2) Circular Movement:

Working capital cycle (working capital — raw material — work in progress — finished goods — sales — sale proceeds — cash receipt — working capital) is the continuous and recurring process. The cash is used to acquire current assets converted into finished goods and sold out, which is followed by receipt of cash as sale proceeds. The cycle of WC begins with cash and ends on cash. As it moves in a circular manner, working capital is also termed as ‘Circulating Capital’.

3) Element of Permanency:

Although the working capital requirement is for a short duration, it is demanded on an ongoing basis to ensure the sustainability of the production activity of the company. As long as production in a company goes on, there would be a continuous demand for working capital. The working capital which is required for a permanent basis is termed as ‘Permanent or Regular Working Capital’.

4) Element of Fluctuation:

Although the working capital requirement of the company is permanent in nature, there is fluctuation in its demand. This fluctuation is wider in comparison with that of the fixed capital. Working capital requirement is variable and is in the direct proportion to the level of production. With the changes in purchase policy, sales policy, price level, etc., the working capital requirement also changes. The part of working capital which changes with production, sales, price, etc., is termed as `Variable Working Capital’.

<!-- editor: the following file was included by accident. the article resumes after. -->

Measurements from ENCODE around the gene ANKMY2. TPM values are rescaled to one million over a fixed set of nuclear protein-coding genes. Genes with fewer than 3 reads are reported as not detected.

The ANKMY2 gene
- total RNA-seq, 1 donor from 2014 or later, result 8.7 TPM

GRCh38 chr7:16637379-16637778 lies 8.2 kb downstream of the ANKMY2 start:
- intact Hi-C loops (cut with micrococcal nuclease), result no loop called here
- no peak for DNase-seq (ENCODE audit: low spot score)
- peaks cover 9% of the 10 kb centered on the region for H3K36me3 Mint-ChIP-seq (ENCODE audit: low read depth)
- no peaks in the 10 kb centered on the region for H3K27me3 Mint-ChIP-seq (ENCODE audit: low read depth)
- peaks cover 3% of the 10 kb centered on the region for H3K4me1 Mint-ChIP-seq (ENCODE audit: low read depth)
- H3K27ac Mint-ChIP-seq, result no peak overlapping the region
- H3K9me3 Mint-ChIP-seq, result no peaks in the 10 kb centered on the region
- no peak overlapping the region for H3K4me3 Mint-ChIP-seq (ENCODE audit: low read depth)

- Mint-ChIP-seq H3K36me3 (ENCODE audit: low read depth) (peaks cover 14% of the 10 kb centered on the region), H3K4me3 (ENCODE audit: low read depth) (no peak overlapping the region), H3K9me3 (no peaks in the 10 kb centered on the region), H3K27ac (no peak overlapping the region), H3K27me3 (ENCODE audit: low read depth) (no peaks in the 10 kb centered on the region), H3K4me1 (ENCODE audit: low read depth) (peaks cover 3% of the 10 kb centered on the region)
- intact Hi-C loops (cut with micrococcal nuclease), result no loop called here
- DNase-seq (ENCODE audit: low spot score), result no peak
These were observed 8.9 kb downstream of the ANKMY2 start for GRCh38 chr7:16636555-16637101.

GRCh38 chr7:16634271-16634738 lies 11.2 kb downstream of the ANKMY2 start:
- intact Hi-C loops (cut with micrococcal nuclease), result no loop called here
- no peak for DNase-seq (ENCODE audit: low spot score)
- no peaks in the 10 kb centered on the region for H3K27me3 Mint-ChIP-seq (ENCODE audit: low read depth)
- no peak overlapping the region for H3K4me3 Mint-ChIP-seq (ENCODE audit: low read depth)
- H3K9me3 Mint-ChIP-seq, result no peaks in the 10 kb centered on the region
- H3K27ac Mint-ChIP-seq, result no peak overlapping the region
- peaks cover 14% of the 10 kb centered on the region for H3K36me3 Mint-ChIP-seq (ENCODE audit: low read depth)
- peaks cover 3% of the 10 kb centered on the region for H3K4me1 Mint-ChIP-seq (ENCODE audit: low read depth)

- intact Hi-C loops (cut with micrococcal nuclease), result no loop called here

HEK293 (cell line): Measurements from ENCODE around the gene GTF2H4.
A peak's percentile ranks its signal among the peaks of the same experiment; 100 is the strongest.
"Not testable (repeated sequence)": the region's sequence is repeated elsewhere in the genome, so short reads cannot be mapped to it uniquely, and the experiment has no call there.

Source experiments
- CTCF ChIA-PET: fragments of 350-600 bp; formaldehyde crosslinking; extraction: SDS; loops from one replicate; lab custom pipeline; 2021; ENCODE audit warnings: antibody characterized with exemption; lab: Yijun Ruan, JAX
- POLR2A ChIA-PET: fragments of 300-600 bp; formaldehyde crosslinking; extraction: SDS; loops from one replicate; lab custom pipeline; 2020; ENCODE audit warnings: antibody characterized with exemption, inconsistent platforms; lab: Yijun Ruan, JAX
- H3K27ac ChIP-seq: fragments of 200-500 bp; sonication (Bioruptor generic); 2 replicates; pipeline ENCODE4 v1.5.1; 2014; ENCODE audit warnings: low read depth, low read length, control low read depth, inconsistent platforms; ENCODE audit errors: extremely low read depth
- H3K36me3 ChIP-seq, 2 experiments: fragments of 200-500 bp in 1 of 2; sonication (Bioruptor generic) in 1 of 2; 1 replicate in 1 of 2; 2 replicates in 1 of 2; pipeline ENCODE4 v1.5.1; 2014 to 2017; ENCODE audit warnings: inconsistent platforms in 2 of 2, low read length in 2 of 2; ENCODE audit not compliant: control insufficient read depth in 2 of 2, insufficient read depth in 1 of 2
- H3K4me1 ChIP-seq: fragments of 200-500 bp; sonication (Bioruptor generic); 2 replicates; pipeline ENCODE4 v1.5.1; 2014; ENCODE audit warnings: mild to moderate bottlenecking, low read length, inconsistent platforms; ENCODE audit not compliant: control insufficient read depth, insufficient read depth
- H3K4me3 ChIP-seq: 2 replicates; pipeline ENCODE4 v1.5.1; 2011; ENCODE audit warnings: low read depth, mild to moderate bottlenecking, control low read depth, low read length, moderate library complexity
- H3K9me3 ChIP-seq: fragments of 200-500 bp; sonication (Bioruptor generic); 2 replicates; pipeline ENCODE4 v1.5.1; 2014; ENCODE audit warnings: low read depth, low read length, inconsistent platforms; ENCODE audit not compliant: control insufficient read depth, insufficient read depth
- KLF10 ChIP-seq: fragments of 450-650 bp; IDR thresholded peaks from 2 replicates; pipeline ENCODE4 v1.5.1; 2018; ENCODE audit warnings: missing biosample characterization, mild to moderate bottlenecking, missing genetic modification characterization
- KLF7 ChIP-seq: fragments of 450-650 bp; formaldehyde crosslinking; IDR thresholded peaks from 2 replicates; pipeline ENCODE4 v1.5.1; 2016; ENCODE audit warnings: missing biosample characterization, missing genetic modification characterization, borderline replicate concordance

5) Liquidity:

Comparatively working capital is more liquid than the fixed capital. In the case of necessity, working capital is convertible into cash with ease and without loss of time. Emergent cash requirement may be choosing the following options: i) Insisting on the prompt recovery of bills receivables, ii) Expeditious sale of goods and iii) Speeding up the conversion of raw materials into finished goods. Due to this benefit of being highly liquid, companies with huge working capital are considered to be safe and sound.

6) Less Risky:

Money locked up in the fixed capital is not easily recoverable, if required, as it is meant for the long-term. There is also the threat of plant and machinery becoming obsolete, with the passage of time and due to frequent technological advancements. Investment in fixed capital is therefore burdened with comparatively high risk. Investment in working capital, on the other hand, is less risky, because it is of short duration. However, it is exposed to ‘Physical Risk’ to some extent. `Financial or Economic Risks’ associated with working capital are much less, which is due to less severity in the variations of product prices. Further, the working capital is converted into cash and cash into working capital and this cycle goes on. Due to this cyclical nature of working capital, it is not exposed to the risk generated out of technological advancement.

7) Special Accounting System not Needed:

Long-term assets obtained through fixed capital are subject to some system for evaluation of its depreciation every year. Short-term assets procured through the working capital, on the other hand, last only for a year. As such, there is no need for adopting a special accounting system for them.